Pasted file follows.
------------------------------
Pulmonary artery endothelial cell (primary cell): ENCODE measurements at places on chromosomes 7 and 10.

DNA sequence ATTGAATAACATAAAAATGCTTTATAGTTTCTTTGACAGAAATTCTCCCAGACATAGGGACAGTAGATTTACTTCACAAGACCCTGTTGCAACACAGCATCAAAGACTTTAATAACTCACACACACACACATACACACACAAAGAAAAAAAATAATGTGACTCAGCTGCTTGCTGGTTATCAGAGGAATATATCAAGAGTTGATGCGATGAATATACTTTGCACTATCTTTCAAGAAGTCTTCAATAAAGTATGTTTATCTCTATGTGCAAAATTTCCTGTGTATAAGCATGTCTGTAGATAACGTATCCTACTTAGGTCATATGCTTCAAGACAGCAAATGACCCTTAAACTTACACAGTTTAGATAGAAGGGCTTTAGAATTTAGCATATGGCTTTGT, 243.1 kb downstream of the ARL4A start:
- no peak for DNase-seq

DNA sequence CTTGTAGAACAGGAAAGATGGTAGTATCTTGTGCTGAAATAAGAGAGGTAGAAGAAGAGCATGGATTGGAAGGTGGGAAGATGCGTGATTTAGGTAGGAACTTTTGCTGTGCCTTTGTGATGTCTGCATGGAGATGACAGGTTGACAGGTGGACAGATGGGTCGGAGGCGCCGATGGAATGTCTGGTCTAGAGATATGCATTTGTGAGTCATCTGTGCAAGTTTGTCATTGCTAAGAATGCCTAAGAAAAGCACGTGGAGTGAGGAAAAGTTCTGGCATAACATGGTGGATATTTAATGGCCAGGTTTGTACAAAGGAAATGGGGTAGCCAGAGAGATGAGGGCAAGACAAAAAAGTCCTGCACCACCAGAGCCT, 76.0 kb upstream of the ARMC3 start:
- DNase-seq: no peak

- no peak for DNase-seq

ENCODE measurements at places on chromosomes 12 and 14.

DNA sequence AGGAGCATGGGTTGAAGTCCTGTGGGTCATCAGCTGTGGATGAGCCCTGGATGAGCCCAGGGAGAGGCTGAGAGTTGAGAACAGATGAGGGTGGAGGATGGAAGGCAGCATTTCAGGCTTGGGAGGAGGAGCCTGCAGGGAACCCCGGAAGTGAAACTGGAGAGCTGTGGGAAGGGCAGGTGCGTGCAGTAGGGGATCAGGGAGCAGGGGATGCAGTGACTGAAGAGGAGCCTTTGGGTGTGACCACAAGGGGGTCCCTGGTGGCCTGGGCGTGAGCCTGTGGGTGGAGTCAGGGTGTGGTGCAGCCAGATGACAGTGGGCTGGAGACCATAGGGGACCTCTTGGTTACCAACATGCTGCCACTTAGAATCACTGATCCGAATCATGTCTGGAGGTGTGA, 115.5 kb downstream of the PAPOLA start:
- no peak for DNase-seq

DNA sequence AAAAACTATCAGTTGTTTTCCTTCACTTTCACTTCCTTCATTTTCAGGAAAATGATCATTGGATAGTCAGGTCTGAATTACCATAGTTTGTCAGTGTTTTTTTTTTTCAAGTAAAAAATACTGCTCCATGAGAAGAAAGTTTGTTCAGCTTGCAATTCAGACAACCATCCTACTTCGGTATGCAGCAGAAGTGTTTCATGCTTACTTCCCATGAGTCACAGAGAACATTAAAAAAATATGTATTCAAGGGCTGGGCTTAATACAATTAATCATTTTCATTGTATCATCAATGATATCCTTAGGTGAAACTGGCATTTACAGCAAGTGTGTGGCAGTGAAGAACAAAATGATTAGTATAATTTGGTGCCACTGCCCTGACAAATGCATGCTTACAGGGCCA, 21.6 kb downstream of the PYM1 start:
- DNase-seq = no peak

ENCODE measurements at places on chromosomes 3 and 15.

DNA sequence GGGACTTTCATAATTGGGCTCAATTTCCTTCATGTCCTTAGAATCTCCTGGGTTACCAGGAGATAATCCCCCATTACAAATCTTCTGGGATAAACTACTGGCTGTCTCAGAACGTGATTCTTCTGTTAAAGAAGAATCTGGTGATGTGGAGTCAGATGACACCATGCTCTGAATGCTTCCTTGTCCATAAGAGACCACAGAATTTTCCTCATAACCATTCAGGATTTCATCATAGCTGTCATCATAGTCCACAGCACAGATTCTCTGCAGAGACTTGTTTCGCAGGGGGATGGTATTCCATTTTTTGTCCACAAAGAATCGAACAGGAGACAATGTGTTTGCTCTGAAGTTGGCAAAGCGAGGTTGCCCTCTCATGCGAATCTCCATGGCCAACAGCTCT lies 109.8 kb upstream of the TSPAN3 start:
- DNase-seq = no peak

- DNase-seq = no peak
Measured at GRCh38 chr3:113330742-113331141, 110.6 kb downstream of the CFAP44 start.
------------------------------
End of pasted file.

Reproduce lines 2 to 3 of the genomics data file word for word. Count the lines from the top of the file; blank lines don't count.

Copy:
DNA sequence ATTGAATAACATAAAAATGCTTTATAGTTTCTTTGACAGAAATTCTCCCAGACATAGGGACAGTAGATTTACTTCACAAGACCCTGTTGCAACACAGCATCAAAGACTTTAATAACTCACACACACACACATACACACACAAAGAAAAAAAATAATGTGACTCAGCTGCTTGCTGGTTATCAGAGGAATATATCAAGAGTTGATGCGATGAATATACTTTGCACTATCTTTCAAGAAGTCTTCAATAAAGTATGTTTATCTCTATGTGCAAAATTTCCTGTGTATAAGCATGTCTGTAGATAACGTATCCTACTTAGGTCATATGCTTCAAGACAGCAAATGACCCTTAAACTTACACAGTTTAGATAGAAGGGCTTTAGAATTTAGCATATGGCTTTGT, 243.1 kb downstream of the ARL4A start:
- no peak for DNase-seq